According to the article:
"Dr. Michael Siegel has been an anti-smoking advocate for 25 years, even testifying as an expert witness in a U.S. lawsuit that slapped the tobacco industry with a $145-billion verdict. He has stood before Congress and fought for smoking bans in restaurants, bars and casinos, and he supports smoke-free playgrounds because they are designed specifically for children."
"Today though, Dr. Siegel is breaking ranks with his own movement because he fears it has gone too far, jeopardizing itself from within by crusading for bans in even the largest of outdoor public places such as parks and beaches."
"By treading into the realm of Times Square or Stanley Park, as New York and Vancouver have done, the movement risks losing the science-based argument it has long won — because, Dr. Siegel said, there is no evidence that fleeting second-hand exposure in an open space is significantly harmful.""'Once we leave the firm ground of science, we could be viewed as zealots — fanatics trying to eliminate smoking anywhere and everywhere,' said Dr. Siegel, a professor at the Boston University School of Public Health."
Also according to the article: "The Canadian Council for Tobacco Control says ... that even passing exposure to second-hand smoke is harmful."
The Rest of the Story
This is an issue that I have discussed at length here at the Rest of the Story, so it is nice to see the issue getting some attention in the media. The problem, exposed by the article's citation of a statement from the Canadian Council for Tobacco Control asserting that even fleeting exposure to secondhand smoke is harmful, is that the tobacco control movement appears to be straying from its science base.
It's one thing to argue that bar and restaurant workers who are exposed to high levels of secondhand smoke for 40 or more hours per week are at risk of suffering significant health problems because of that exposure. We can back that up with strong scientific evidence. However, it is quite another thing to assert that fleeting secondhand smoke exposure - such as occurs in public parks - is a major public health problem requiring government intervention. Moreover, it's difficult for me to understand why an affected nonsmoker who might be sensitive to the acute effects of secondhand smoke could not simply walk away from a smoker in a park.
By asserting that fleeting exposure to secondhand smoke is a substantial health risk, are we not inadvertently making a mockery of the very strong case we have put together to argue that chronic secondhand smoke exposure, such as that experienced by bar, restaurant, and casino workers, is a huge hazard - one from which the government must protect workers by banning smoking in these environments?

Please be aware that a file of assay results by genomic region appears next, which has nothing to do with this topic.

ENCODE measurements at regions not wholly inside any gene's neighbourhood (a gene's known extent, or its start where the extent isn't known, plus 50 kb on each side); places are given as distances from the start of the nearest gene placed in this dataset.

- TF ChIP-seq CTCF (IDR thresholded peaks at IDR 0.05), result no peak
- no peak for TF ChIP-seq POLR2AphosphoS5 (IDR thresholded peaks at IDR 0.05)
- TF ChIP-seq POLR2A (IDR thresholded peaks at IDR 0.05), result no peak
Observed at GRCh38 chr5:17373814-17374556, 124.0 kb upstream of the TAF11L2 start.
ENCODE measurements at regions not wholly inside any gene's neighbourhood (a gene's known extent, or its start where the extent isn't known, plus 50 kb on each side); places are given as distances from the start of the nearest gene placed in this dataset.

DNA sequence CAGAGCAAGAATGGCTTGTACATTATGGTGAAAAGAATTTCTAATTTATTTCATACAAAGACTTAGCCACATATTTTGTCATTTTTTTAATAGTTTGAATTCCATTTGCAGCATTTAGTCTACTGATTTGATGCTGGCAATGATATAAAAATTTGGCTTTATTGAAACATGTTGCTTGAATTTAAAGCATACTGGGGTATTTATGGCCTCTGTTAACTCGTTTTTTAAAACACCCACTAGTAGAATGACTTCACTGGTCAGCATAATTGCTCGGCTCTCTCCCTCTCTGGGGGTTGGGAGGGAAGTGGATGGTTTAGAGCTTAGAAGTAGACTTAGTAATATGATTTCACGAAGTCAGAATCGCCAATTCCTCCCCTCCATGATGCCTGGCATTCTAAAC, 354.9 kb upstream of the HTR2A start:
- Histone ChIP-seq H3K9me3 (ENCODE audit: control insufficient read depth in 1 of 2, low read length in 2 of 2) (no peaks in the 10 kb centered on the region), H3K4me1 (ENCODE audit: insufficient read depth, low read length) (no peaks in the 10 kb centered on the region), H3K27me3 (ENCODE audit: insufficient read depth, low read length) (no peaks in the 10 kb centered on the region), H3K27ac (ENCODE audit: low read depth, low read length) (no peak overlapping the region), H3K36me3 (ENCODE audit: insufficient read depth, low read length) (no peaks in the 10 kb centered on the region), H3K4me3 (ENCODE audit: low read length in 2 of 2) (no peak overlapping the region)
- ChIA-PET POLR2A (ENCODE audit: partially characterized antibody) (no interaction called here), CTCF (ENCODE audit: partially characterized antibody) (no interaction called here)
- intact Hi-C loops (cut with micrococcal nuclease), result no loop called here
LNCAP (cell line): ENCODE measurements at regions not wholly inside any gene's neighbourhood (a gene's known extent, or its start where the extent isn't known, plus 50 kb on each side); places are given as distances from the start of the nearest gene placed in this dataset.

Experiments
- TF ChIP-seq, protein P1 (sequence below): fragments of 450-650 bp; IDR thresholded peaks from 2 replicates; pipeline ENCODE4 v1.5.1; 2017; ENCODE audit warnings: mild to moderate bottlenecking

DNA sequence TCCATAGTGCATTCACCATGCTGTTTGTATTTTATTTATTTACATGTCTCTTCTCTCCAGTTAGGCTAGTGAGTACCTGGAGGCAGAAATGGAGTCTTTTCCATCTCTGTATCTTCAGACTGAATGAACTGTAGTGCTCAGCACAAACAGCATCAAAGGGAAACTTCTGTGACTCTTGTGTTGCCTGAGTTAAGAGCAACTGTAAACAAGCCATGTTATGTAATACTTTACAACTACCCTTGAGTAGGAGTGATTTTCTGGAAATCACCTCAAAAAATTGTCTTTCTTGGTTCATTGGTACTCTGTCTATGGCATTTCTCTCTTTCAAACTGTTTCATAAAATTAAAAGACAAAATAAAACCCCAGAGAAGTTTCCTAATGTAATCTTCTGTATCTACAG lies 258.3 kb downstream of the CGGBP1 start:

What's the point of putting together a strong case of scientific evidence and studies to support our efforts to promote workplace smoking bans if we are going to, at the same time, put forward the argument that even a whiff of secondhand smoke is a significant health hazard?
Why the need to do research on the effects of secondhand smoke in the first place if we are going to put forward the argument that all it takes to significantly harm your health is a single whiff of secondhand smoke? If that assertion is true, then much of my career's work has been a waste of time. What contribution did my research make? It documented that bar and restaurant workers face higher lung cancer risks because of their high exposure to secondhand smoke. But what does that matter if merely a fleeting exposure to secondhand smoke is significantly harmful?
Moreover, if all it takes to significantly harm health is a passing exposure to secondhand smoke, then what justification is there for allowing smoking anywhere outside? Why are not these same advocates calling for complete bans on smoking in all outdoors locations? Why just restrict the bans to public parks and beaches? What about crowded streets and sidewalks? Outdoor malls? Busy outdoor shopping areas? Parking lots? The outdoor grounds of hospitals and doctors' offices? Outdoor areas of college campuses?
What I fail to understand is how public health advocates who truly believe that fleeting secondhand smoke exposure is a substantial public health problem can justify their own failure not to promote or advocate for or support complete bans on outdoor smoking, which would include all of the above locations? It seems to me that there is a major inconsistency in their argument.
The rest of the story is that by putting forward this inconsistent treatment of secondhand smoke exposure, and by moving away from a strong science base and towards the arena of fanaticism, I'm afraid that we are risking the erosion of the scientific and policy legitimacy that we worked so hard to establish. And this could make it much more difficult to pass smoking bans where they are truly needed to protect people's very lives: in bars, restaurants, and casinos in the many states which still have not taken steps to protect these workers' ability to make a living and support their families without having to breathe in carcinogens for 40+ hours a week at their places of employment.